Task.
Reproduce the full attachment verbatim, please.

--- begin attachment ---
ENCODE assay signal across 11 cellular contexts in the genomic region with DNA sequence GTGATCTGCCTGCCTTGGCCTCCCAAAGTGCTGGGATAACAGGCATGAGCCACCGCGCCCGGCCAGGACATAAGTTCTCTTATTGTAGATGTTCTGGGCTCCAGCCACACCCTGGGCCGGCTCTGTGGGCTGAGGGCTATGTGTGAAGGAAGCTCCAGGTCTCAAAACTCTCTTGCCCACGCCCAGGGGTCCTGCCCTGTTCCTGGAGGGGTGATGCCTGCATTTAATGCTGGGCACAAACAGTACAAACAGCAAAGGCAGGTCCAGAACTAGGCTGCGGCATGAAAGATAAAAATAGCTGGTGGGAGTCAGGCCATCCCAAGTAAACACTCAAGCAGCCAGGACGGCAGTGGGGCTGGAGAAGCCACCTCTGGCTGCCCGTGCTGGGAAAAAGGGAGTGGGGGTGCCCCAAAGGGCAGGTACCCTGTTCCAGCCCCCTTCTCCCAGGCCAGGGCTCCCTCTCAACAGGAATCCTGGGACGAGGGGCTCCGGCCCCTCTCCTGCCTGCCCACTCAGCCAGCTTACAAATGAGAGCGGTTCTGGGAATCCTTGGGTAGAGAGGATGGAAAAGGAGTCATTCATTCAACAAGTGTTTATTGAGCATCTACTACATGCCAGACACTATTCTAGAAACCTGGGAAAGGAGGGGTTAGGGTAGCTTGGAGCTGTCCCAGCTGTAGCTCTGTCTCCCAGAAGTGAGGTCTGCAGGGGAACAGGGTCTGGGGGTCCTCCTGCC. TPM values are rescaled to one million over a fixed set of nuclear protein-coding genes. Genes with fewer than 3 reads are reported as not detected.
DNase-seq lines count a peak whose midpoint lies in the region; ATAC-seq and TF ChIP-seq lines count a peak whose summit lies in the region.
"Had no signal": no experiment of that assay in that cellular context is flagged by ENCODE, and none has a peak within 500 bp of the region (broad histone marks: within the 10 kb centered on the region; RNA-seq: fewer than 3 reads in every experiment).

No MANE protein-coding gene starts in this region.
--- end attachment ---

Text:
ENCODE assay signal across 11 cellular contexts in the genomic region with DNA sequence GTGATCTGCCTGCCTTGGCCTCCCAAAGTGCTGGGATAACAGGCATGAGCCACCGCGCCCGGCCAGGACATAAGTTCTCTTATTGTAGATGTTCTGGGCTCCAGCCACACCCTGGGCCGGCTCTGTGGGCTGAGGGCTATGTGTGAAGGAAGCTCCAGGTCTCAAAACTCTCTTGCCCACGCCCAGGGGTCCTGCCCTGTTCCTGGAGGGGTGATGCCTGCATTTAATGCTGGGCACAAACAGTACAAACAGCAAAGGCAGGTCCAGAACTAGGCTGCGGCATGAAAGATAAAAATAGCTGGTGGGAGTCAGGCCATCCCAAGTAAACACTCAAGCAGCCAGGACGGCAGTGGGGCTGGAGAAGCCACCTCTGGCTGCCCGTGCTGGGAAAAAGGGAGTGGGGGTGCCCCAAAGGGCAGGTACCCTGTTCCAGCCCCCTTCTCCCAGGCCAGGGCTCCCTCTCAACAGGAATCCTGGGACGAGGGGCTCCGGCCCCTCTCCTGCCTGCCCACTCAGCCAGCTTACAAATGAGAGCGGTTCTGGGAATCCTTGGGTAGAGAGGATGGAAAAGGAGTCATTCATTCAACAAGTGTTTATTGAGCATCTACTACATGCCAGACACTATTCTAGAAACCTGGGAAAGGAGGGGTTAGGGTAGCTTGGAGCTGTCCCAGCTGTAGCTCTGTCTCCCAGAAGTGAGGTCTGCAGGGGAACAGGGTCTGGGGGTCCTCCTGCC. TPM values are rescaled to one million over a fixed set of nuclear protein-coding genes. Genes with fewer than 3 reads are reported as not detected.
DNase-seq lines count a peak whose midpoint lies in the region; ATAC-seq and TF ChIP-seq lines count a peak whose summit lies in the region.
"Had no signal": no experiment of that assay in that cellular context is flagged by ENCODE, and none has a peak within 500 bp of the region (broad histone marks: within the 10 kb centered on the region; RNA-seq: fewer than 3 reads in every experiment).

No MANE protein-coding gene starts in this region.